The British national cyclo-cross championships have been something of a duopoly in recent years. Only once in the last four editions have the names Ian Field and Helen Wyman failed to appear alongside each other on the elite men’s and women’s roll of honour.
Field has won the men’s title four years on the trot, while Wyman has the women’s nine times with a streak that began in 2006 and has only been interrupted once by Nikki Harris in 2013.
It follows, then, that the duo are favourites for the 2016 Championships, taking place this weekend in Shrewsbury, in the West Midlands of England near the Welsh border. However, it’s anything but a foregone conclusion, not least in the women’s race, where a duopoly has emerged in itself.
In the last six years, Harris has been runner-up to Wyman five times – the other occasion being when she claimed the title for herself. If Wyman has been trying to hold off this threat to her dominance, she has more cause for concern than ever this year, given Harris’ recent form. The 29-year-old clinched bronze at the European Championships in November and backed it up in December with a maiden UCI World Cup victory in Namur, Belgium.
Wyman herself had a strong showing on the international scene with fourth at the Superprestige Diegem between Christmas and New Year, and this weekend is set to see a pulsating tussle between the two.
If Field is to equal Roger Hammond’s record of five straight men’s titles, he’ll have to fend off competition from several strong candidates. Chief among them is Liam Killeen, a cross-country mountain biker primarily, who has won the silver medal five times without ever gracing the top step of the podium.
Killeen may be an old foe, but Grant Ferguson is a younger adversary, and moves up to the elite category after three straight national titles in the U23’s. The Scot shone on the world U23 cross-country mountain bike stage this year, with a World Cup win, World Championships bronze, and European Championships silver.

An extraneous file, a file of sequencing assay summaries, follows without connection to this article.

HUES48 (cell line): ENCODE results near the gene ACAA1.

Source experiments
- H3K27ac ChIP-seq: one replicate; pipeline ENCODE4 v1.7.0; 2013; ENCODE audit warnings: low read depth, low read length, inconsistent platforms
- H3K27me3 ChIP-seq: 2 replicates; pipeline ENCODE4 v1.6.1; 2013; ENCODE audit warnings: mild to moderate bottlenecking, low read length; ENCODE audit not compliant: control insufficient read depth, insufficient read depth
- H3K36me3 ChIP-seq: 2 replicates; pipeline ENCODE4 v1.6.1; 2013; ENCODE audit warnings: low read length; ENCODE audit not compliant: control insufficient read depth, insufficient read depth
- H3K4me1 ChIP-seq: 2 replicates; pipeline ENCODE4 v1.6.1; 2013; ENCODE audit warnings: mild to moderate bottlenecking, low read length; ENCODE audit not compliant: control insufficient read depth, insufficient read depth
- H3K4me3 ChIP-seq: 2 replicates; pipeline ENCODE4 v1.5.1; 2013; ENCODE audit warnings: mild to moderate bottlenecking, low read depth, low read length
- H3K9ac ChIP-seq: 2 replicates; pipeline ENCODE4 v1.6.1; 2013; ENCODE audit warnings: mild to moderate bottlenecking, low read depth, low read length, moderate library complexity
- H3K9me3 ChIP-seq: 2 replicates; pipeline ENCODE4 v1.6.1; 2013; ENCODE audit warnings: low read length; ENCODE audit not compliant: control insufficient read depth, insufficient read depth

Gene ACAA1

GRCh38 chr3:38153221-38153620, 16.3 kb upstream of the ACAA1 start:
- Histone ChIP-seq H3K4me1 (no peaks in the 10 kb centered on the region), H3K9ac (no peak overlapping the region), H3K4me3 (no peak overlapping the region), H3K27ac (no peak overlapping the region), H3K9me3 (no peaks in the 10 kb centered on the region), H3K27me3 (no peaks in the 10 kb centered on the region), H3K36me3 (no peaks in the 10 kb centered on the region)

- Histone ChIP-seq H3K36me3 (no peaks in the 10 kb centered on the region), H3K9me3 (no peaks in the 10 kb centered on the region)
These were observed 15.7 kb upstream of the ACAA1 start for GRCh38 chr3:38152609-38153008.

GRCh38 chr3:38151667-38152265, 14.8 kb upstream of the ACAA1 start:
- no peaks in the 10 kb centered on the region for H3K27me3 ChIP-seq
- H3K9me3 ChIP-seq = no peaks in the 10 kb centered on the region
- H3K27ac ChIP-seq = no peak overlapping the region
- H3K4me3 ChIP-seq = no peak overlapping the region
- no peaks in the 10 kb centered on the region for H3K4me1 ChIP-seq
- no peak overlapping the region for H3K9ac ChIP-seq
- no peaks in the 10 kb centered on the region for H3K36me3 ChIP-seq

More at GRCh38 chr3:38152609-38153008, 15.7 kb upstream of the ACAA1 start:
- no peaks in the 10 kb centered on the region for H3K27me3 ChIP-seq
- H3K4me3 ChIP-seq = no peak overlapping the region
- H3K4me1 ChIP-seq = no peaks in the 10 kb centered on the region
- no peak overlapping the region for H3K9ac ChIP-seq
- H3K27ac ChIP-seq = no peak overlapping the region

In addition to the elite men’s and women’s events, there will be an U23 men’s race and, for the first time ever, a U23 women’s category. The weekend will also see youth, junior, and veteran racing.
Course and conditions
The Shrewsbury course is based on a flat but technical three-kilometre loop. It will be familiar to many, given its place in the National Trophy series, but there have been some modifications ahead of its debut hosting of the Nationals, as organiser Dave Mellor told VeloUK. More steps have been added in a couple of areas of the course, and there is a longer run-off after the finish line.
With the wet weather that has blighted the UK in recent weeks, the races are set to be extremely muddy affairs.
“The ground is very wet and hence, very muddy” said Mellor, who reckons the elites will take seven to eight minutes over their laps. “Whilst that causes us problems with the clean up, the course should be fine although one section where the jet washes are, is expected to be the worst part when it comes to mud and water on the course.
“There shouldn’t be a lot of running on the course but the pits will for sure be very busy. It’s going to be a ‘low rev event’, a proper slog in true cyclo-cross style.”
Sunday 10 January
• Under-23 men: 9:30am
• Under-23 women: 10:45am
• Elite-women: 1:15pm
• Elite-men: 2:30pm